After the defeat of the Boxers, Sun Yat-sen progressively became the key figure of the Chinese revolutionaries that tried to overthrow the Manchu monarchy, establish democracy and break the economic dependence of China with respects to foreign powers. In that historical moment, to Sun Yat-sen – as for the majority of the Chinese revolutionaries - the enormous problems of his nation found their main explanation in the Manchu conquest and not in Western aggression. To the reasoning of the revolutionaries, Western aggression would not have been possible if China would have been governed by the Chinese (the Ming dynasty fell in 1644, when the Manchurians took control of the Imperial City).
Hence, until 1911 the main objective of the revolutionaries simply consisted of overthrowing the usurping dynasty, a task for which they expected – without some naivety - to have the support of Western powers.
The revolution against the Manchu monarchy broke out October 10th of 1911 and January 1st 1912 a constituent assembly gathered in Nanking proclaimed Sun Yat-sen the president of the newborn Republic of China.
Nevertheless, the opportunistic and pro-monarchic general Yuan She-kai, through a skilled handshake, obtained the abdication of the Manchu emperor on February 12th of that same year, and thus became a true referee of the situation. Before the military superiority of Yuan She-kai, the assembly named him president in place of Sun Yat-sen, who abided by the assembly’s decision convinced that, with it, it would avoid civil war.
It was after 1911 when Sun Yat-sen developed the collection of his conceptions, affirming his conviction that in order for there to be perspectives of a victorious revolution it would be necessary to approach as much the working classes, the peasants, as the national bourgeoisie. Sun Yat-sen founded in 1912 the Kuomintang –which means “national people’s party”- that aspired to organize, into one sole front, as much the small merchants and land owners as the intellectuals and peasants. A few years later it went into exile. China began a period of absolute anarchy, known as the “predominance of the war lords”.
In 1917 Sun Yat-sen returned to China and, despite the fact that he reorganized the Kuomintang as a front of classes with the objective of achieving national unification and independence, he received the support of the Soviet Revolution and established contacts with Lenin. This alliance assured him, after a tortuous process, the help of the Soviet Union, desirous to counter the enormous influence that Western capitalistic powers exercised over China.
Sun Yat-sen died on March 12th of 1925 and left the Kuomintang firmly organized as a poly-class political party, bragging an effective army and backed by the communists. Just one year after Chang Kai-shek, at the head of the Kuomintang, was able to “clean up” all of China south of the Yang-tse River of the “war lords”.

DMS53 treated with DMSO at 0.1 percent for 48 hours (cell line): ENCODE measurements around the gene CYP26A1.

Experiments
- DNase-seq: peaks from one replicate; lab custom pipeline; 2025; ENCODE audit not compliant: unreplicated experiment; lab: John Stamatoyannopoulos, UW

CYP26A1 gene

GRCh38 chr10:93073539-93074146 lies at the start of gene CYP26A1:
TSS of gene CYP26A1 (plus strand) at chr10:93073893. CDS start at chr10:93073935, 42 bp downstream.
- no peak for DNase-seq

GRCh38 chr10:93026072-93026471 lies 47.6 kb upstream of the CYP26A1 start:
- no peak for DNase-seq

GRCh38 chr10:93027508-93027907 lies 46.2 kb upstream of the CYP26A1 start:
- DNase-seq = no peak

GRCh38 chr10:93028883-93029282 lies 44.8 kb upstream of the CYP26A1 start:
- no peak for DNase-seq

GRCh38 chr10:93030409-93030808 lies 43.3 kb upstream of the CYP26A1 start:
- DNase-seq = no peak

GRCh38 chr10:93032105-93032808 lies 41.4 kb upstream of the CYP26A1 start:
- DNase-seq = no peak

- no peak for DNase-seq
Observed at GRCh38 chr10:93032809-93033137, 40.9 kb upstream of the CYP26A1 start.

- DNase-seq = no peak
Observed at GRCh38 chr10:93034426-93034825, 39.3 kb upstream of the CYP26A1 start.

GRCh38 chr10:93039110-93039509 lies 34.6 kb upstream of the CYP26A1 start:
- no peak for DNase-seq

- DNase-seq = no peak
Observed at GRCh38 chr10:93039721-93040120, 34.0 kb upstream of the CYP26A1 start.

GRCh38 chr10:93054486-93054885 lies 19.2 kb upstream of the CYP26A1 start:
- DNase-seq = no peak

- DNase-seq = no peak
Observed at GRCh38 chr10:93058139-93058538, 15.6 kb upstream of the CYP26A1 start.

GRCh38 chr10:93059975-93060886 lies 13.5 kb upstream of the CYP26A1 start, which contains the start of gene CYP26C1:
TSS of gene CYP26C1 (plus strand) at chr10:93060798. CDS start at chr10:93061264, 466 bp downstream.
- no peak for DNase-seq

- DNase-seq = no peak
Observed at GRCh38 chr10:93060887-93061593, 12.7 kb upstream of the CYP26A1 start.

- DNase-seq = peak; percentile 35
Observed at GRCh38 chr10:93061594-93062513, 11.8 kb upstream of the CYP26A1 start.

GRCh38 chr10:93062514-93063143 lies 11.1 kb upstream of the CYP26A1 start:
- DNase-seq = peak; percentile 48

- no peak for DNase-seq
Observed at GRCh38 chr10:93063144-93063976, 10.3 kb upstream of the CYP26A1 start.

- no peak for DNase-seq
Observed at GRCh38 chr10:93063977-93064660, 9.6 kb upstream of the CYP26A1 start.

In those years, the political circumstances that China struggled through were observed from Latin America with great attention. This attention, of which we will only mention a few examples, clearly shows the similarity that the most renowned Latin American thinkers of that era perceived between the reality of far off China – in mid-struggle to free itself from the lassos of the hegemonic powers that bound in - and themselves. It is nothing audacious to state that in those days the capacity of autonomy and decision making that China possessed was just as precarious as that of Latin America. The following course of history will do nothing more than to demonstrate where the path of ideological insubordination leads and as where leads that of false “peripheral realism”. It will suffice to observe the absolutely peripheral situation in which the majority of our Latin American countries were left prostrate and the levels of power and autonomy that China gained.
To uphold this similarity we bring to collation some paragraphs of an article from February 1927, a short time before the fall of Shanghai, in which the great Peruvian thinker Jose Carlos Mariategui would write:
The Chinese people find themselves in one of the brashest days of their revolutionary saga. The government’s revolutionary army of Canton threatens Shanghai, or rather, the citadel of foreign imperialism and, in particular, British imperialism. Great Britain threatened to go to combat, organizing a military disembarking in Shanghai. […] And, pointing out the danger of a decisive victory on part of the Cantonese, denounced as Bolsheviks, it makes the effort to mobilize against China, revolutionary and nationalistic, all the great powers. […]
The danger, of course, does not exists for any other means other than for the imperialists to dispute or divvy up the economic dominion of China. The Canton government dos not lay claim to more than the sovereignty of the Chinese in their own country. […] The Chinese people fight simply for their independence (and against) […] the humiliating and vexatious treaties that they impose customs tariffs on China that are against its interest and that exempt the foreigners from the jurisdiction of its judges and laws. […] The Kuomingtang advocates and sustains the principles of Sun Yat-sen, absolute chieftain of China, in whom the most irresponsible slander could not uncover an agent of International Communism. (Quoted by Jose Carlos Mariategui, 1997: 134)